Help Wanted: Pitching, Hitting, and Defense
Spring is alive even if the calendar does not catch up until next month.
The beautiful sights and wondrous sounds at George M. Steinbrenner Field in Tampa, Florida, as pitchers and catchers reported Wednesday, along with a few position players who showed up early in advance of Monday’s reporting date.
As camp nears a full house, there are two primary questions confronting the New York Yankees as they prepare to compete in the 2023 MLB Season. First, who replaces Frankie Montas in the starting rotation as the team’s fifth starter? Secondly, who will be the Opening Day left fielder? Or better yet, are the Yankees really going to throw Aaron Hicks out there and hope for the best?
Frankie Montas is shaping up to be the latest Sonny Gray episode for the Yankees. Lesson learned: trading for Oakland A’s starting pitchers with thicker medical records is a bad idea. Last season, Montas was having a career year for the Oakland A’s and then encountered shoulder inflammation in July that caused him to miss a start. Yankees general manager Brian Cashman traded for him anyway after watching the Seattle Mariners snatch the best available starting pitcher, Luis Castillo, at the trade deadline. The shoulder issues continued, and the Yankees, and their fans, never saw the best of Montas.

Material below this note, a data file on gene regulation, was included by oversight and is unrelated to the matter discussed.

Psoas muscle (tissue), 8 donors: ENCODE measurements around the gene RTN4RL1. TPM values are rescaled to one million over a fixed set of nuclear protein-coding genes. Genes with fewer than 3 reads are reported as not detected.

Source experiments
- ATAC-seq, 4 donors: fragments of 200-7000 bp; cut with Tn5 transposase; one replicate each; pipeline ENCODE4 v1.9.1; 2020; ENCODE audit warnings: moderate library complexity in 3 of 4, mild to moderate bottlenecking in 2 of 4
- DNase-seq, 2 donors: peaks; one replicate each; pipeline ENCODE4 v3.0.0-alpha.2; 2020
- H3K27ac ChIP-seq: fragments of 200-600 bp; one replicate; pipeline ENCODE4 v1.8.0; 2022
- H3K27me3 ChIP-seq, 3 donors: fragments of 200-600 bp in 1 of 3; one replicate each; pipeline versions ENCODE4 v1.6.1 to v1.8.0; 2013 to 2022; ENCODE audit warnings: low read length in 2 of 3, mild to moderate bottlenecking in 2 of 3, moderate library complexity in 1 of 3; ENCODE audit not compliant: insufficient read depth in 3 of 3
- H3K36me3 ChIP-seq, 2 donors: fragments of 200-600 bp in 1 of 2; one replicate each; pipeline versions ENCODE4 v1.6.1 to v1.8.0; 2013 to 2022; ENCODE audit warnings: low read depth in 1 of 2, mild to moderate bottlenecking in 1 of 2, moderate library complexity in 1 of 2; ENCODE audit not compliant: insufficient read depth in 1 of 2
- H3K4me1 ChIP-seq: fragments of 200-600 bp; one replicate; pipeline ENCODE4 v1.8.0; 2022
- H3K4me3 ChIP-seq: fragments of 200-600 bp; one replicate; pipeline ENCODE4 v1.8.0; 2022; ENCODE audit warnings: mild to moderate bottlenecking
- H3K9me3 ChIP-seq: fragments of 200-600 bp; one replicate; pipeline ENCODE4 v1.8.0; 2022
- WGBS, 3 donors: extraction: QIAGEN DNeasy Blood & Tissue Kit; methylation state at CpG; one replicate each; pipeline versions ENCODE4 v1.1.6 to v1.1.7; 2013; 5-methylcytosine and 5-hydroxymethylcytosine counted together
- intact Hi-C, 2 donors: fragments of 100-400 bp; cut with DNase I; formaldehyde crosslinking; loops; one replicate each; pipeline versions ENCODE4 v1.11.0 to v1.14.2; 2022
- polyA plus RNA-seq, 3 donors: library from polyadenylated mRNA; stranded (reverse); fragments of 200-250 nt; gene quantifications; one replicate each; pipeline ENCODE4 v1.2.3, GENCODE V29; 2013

Earlier this winter, we heard Montas was behind schedule and would miss the first month of the season. When camp opened this week, manager Aaron Boone advised everyone that the shoulder issues had worsened, and a second trip to see noted orthopedic surgeon and Los Angeles Dodgers head team physician Dr. Neal ElAttrache concluded Montas would need arthroscopic surgery on the ailing right shoulder. Although the Yankees will have a better understanding of the timeline after the surgery, Montas is expected to miss most, if not all, of the upcoming season, his contract walk year. There is a chance Montas never suits up in pinstripes again.
Not one of Brian Cashman’s finer moments.